Dan: Great. So one of the convention services managers said, you know, we used to cringe when we had to do diagrams, and now we say, ooh, we get to do a diagram, we’re excited.

So it’s really bringing the intuitive graphical user interface that we use every day to the enterprise and letting people use creativity to make things that they can either sell their product with or their hotel with or plan the next better events.

John: I just want to - as a side note, I’m going to put a pin in that for a minute, as the consultants say. What I love about where we are right now in the age of technology is that you can take problems that were so niche, right, and suddenly make a huge impact on people’s lives by just making things so much easier for them day-to-day. And there is a perfect example. If you were to say to someone, well, we helped these folks do this, because this was such a challenge. And someone would say, really? Just use a pen and paper. But no, it’s a real challenge. And I love the fact that you have that sort of company where people can just jump online and it solves a big need for potentially tens of thousands of facilities around the world. And I love that.

Dan: Yeah, I totally agree with you. I’ll kick it up one notch further and say, you know what, one of the things we believe in is that the floor plan is a living, breathing document, like I said earlier, but it contains data and contextual data for different people. So in other words, if you are a banquet manager, you need to know what to set up and where to put it. If you are a catering sales person, you need to know how to sell your product the best way possible. If you’re a meeting planner, you need to make sure everything fits and you need to know where people go. So we kind of take floor plans, make them living and breathing documents contextual to the people looking at them, and we help you think about meetings in a different way so you can design them more effectively.

John: Yes. Great. Love that. Solid talking points, by the way. So let’s talk about some of those constituents. How do each of them - so you mentioned a number of people, participants, in this situation. So how do each of them interact with your software? Actually, let’s take a step back. Who’s the decision-maker? Who says, we’re going to use Social Tables? Who makes that decision?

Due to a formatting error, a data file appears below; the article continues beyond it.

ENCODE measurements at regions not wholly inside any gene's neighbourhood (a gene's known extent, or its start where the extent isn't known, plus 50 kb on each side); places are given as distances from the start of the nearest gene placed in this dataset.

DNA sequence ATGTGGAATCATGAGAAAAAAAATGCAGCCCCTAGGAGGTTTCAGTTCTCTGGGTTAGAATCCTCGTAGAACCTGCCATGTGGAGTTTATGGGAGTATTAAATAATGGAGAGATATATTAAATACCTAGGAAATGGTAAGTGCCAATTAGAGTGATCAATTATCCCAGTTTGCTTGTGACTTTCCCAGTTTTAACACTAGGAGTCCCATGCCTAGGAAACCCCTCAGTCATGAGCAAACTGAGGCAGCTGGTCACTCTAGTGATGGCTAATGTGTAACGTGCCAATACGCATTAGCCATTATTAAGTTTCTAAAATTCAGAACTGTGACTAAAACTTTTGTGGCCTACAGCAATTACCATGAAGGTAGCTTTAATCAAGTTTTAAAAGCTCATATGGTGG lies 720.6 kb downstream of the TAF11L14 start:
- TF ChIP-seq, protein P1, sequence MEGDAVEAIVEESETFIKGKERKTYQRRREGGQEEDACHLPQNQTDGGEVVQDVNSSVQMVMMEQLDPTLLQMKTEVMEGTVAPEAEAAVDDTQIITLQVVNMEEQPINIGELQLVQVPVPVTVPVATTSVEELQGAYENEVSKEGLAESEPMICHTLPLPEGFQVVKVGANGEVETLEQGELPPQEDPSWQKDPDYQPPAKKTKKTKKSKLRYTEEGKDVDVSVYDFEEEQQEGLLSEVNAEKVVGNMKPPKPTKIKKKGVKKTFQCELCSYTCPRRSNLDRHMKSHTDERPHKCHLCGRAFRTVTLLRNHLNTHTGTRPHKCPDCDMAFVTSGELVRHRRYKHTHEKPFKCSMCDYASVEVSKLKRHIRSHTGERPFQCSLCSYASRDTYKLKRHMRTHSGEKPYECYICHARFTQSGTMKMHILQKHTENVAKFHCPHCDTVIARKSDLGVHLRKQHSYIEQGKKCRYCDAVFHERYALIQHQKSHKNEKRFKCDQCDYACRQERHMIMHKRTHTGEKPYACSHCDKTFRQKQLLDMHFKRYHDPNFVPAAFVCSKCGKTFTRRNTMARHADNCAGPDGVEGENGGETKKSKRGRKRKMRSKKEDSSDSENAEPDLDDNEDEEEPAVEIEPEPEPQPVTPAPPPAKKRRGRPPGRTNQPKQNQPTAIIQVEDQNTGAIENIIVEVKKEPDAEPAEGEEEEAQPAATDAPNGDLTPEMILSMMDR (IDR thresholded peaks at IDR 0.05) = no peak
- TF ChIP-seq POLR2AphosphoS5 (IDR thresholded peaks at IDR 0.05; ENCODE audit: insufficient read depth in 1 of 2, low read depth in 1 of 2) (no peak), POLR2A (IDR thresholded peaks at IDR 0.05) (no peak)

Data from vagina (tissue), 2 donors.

Dan: It depends. It depends whether hotels or corporations are forward thinking enough to realize that we are a critical purchase. So if they recognize that we’re a critical purchase, then it’s usually the systems people that make the decision to purchase. If it’s the forward thinking, kind of technology-loving staff person who executes operationally, then they carry the mantle and plead the case to their boss.

John: Okay, got it. But even so, you could take it at a higher level, so systems and processes at a corporate level, but any of the planners listening to this who say, wow, I want to - that may work for some of these organizations, they can go to your website, arm themselves, and say, hey, we should look at this.

Dan: Oh, yeah. One of the things we really believe in is the fact that A) knowledge should be shared and free, and B) you should know things before you make decisions and try it before you buy it. So therefore, we try to position ourselves - and I think we do a pretty good job at it - as thought leaders in the meeting design space and meeting effectiveness space. We write a lot about it, we talk a lot about it, and then we also give you the tools to succeed.

We have a meeting design generator that suggests to you how to set up a room. We have a meetings dictionary to help you speak more knowledgeably about meetings and events and use the right lingo. We even have a free trial. Anybody can sign up for a free trial for a full week, try our software, no credit card necessary; nothing but a quick sign up.

We really believe in that, and we try to let people use it and try it out.

John: That’s great.